Report: Threat of lower ozone standards drives four major industrial projects away from Baton Rouge

The Advocate

Four major industrial projects, expected to bring in 2,000 jobs and more than $7 billion in capital improvements to the Baton Rouge area, have decided to go elsewhere since the U.S. Environmental Protection Agency announced plans in December to consider tougher ozone standards, the Baton Rouge Area Chamber reported Monday.

The decision not to locate in Baton Rouge can be directly tied to the uncertainty over whether the ozone standard will be lowered below its current 75 parts per billion, a public policy commentary the chamber released Monday says.

The chamber’s policy report makes a case to the EPA to keep the national standard at its current 75 ppb or risk slowing down economic recovery across the nation.

“It’s going to be a dampening effect on places that haven’t been in non-attainment (not meeting the ozone standard),” said Adam Knapp, president and chief executive officer of the chamber. On the four companies that decided to go elsewhere, Knapp added the names are being withheld.

“As with other active economic development projects, the companies prefer not to be named, as most are ongoing projects that have not announced a final location decision,” he said.

The policy report shows that many of the top economically performing metropolitan areas, as ranked by the Brookings Institution, are even now not meeting the current federal ozone standard. In fact, four of the top five performing areas don’t meet the 75 ppb standard.

“They would have had a much more robust economy,” Knapp replied, without the stigma of not meeting the federal ozone standard.

Environmentalists were skeptical of this critique.

“ ‘It will hurt the economy’ is a mythical nightmare that sends fear into the hearts of wealthy businessmen and is frequently used as a scare tactic intended to fight environmental improvements that might cost businesses a little money,” said Marylee Orr, executive director of the Louisiana Environmental Action Network. “In reality, every study that looks at the big picture, improving the environment and strengthening regulations, improves the economy.”

Knapp said the main point of the report is to show how many areas in the country that are doing well economically right now would come under the tougher and more expensive restrictions brought by not meeting the ozone standard. Most at risk, he said, are those areas that currently meet the standard and haven’t considered what not meeting the standard could mean to their economic growth.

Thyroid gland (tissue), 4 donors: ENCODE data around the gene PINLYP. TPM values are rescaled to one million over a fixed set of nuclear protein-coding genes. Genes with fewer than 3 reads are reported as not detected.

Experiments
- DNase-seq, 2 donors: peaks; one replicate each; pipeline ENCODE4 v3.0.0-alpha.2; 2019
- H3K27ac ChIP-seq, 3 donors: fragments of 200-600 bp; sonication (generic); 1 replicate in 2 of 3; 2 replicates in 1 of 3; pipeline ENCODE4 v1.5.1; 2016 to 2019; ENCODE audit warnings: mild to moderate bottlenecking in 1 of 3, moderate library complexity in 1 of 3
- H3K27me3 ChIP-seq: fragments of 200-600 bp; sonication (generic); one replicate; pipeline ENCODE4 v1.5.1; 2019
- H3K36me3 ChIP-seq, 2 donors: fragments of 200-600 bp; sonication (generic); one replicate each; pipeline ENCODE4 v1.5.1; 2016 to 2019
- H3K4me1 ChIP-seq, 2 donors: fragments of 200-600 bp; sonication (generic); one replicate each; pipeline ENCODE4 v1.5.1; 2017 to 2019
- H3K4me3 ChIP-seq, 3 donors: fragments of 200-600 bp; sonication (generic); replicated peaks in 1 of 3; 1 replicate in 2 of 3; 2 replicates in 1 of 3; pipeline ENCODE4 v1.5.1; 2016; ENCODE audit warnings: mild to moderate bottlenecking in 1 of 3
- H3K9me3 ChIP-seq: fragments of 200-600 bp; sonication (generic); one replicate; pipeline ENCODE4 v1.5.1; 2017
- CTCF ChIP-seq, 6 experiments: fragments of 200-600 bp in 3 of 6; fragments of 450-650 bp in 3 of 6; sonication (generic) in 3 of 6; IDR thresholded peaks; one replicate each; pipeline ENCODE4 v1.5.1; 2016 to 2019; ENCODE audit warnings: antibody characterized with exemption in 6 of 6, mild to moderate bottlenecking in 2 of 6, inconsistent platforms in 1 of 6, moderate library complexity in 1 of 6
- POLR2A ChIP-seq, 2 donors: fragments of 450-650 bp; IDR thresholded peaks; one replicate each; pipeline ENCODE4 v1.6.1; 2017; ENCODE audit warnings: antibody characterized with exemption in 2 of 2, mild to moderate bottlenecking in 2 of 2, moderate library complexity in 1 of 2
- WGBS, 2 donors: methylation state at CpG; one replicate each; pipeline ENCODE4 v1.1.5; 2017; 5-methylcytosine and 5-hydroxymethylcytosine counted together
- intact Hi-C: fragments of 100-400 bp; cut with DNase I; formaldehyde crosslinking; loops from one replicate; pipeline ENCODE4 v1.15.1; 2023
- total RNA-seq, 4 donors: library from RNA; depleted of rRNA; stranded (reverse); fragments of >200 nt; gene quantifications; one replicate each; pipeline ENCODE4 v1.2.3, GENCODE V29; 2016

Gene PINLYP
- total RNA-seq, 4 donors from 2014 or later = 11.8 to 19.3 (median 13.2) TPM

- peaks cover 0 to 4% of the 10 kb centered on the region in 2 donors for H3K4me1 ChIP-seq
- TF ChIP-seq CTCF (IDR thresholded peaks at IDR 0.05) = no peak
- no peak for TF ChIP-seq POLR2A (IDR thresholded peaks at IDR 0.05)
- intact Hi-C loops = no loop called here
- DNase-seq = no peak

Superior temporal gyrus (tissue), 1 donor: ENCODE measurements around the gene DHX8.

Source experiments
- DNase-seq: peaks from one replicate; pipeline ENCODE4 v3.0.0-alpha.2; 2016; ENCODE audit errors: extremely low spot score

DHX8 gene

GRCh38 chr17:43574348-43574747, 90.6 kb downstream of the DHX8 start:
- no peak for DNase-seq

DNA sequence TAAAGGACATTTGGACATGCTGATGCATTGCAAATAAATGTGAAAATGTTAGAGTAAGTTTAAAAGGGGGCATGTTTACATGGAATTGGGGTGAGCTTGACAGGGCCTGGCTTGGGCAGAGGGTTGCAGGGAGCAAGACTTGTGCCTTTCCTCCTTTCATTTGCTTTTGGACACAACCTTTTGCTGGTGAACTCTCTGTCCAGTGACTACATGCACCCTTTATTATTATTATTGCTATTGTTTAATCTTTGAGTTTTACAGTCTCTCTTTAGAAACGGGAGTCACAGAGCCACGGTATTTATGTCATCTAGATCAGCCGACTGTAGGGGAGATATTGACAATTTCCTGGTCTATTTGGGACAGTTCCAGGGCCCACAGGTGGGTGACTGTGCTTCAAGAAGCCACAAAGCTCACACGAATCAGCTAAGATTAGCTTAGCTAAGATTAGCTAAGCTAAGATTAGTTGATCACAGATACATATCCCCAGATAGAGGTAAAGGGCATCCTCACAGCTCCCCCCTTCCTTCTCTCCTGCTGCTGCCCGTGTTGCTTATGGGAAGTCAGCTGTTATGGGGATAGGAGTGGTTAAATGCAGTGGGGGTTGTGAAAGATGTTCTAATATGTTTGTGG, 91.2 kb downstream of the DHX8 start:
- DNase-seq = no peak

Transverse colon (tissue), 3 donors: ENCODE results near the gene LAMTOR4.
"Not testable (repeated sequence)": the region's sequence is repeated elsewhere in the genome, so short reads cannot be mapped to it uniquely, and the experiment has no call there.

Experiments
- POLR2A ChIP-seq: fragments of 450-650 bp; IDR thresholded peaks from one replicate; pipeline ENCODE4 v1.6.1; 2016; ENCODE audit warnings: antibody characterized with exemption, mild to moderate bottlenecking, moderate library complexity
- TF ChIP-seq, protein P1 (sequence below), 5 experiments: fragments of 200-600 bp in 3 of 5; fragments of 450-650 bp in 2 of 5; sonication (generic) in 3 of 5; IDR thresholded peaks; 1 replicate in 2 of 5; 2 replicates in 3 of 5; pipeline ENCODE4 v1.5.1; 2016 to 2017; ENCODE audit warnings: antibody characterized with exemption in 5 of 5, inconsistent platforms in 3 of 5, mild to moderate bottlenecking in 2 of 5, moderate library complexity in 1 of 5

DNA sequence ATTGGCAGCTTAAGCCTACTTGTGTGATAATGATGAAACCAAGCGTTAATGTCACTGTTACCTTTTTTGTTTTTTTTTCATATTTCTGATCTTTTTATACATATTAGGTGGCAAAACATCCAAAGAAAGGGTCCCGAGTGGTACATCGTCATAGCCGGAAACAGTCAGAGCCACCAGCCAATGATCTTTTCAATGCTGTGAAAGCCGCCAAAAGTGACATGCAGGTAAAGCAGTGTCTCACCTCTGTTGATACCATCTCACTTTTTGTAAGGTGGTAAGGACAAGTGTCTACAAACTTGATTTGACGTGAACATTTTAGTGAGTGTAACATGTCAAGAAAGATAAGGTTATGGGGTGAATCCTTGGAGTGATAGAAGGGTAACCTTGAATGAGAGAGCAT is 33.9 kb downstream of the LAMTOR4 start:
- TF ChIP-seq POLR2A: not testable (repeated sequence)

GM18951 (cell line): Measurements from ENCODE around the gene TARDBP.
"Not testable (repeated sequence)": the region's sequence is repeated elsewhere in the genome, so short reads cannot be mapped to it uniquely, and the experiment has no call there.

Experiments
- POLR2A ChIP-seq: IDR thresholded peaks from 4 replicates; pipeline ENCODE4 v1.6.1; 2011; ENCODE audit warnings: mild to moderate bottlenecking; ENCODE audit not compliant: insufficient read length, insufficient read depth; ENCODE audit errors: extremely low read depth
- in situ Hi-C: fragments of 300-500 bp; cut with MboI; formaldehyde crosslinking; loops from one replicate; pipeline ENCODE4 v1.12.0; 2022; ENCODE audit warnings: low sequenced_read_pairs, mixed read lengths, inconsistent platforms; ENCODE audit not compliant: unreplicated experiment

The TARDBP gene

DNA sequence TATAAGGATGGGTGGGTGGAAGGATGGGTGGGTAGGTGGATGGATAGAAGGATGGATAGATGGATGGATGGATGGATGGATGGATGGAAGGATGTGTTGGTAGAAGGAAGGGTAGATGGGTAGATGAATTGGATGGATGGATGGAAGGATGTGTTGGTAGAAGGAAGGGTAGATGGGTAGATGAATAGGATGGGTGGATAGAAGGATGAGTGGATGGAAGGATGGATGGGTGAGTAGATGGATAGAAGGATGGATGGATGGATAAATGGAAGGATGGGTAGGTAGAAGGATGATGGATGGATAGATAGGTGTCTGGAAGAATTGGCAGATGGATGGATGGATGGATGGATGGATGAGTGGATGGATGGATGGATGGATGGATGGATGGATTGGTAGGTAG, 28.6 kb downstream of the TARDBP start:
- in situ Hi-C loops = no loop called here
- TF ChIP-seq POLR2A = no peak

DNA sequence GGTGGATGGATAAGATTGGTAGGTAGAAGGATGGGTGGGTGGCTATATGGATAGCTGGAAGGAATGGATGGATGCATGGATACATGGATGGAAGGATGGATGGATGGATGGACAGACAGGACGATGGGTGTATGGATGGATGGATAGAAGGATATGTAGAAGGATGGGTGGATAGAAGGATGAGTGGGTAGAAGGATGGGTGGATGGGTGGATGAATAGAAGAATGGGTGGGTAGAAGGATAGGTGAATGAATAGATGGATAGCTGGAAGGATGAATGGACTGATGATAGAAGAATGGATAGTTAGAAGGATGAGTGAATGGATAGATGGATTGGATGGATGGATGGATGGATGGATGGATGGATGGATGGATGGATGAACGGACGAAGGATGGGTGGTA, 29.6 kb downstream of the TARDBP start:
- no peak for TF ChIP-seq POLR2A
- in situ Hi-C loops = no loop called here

“These are places that are paying less attention to this,” Knapp said. “The broader story here is how broad-based this effect is going to be across the country.”

Although on paper, the five-parish Baton Rouge area currently meets this federal ozone standard, the EPA hasn’t made it official yet so all of the restrictions on industry are still in place. These restrictions include the need for any new or expanding industry to reduce more air pollution than will be produced, many times done through the buying of emission reduction “credits” for volatile organic compounds or nitrogen oxides — the two ingredients that form the air pollution in the ozone.

The Baton Rouge area had been out of attainment for so long that these credits are hard to come by. Still, Baton Rouge ranks 20th on the list of best performing economies, according to the Brookings Institution.

Those rankings look at the 100 largest metro areas in the U.S. and ranks them on jobs, unemployment, gross product and house prices, according to the Baton Rouge Area Chamber. These criteria are then examined during the recession, the recovery and then a combination of the two. It’s this combination the chamber used to compare top performing areas with their ozone measurements from 2011 to 2013.

If the EPA decided to keep the ozone standard at the current level, things would change in Baton Rouge, Knapp said.

“If that were true, we would have an opportunity to go after some of these companies that bypassed us because of the nonattainment issue,” Knapp said.

Knapp said very little has been done to get areas across the country aware of the possible impacts that not meeting a tougher ozone standard could bring to their area. The EPA has promoted an Ozone Advance program that attempts to get communities aware of ozone issues and help areas meet a lower standard before one is announced. Yet, Knapp said that while talking to economic development groups around the country, there isn’t much awareness.

The state Department of Environmental Quality, working with the EPA on the Ozone Advance program for years, has struggled to get some areas of the state to realize the importance through numerous meetings and presentation. Other areas, such as Lafayette, are making changes now to help reduce vehicle pollution — one of the main contributors to that area’s ozone — to try to lower their ozone levels before a new rule goes into place.

In areas that currently meet the standard, being put out of attainment will bring additional business costs of purchasing credits and more stringent rules on the type of pollution control equipment a facility has to install, Knapp said.

“It will be a drag on their economy,” Knapp said. “This is going to start affecting places that don’t have this on their radar.”

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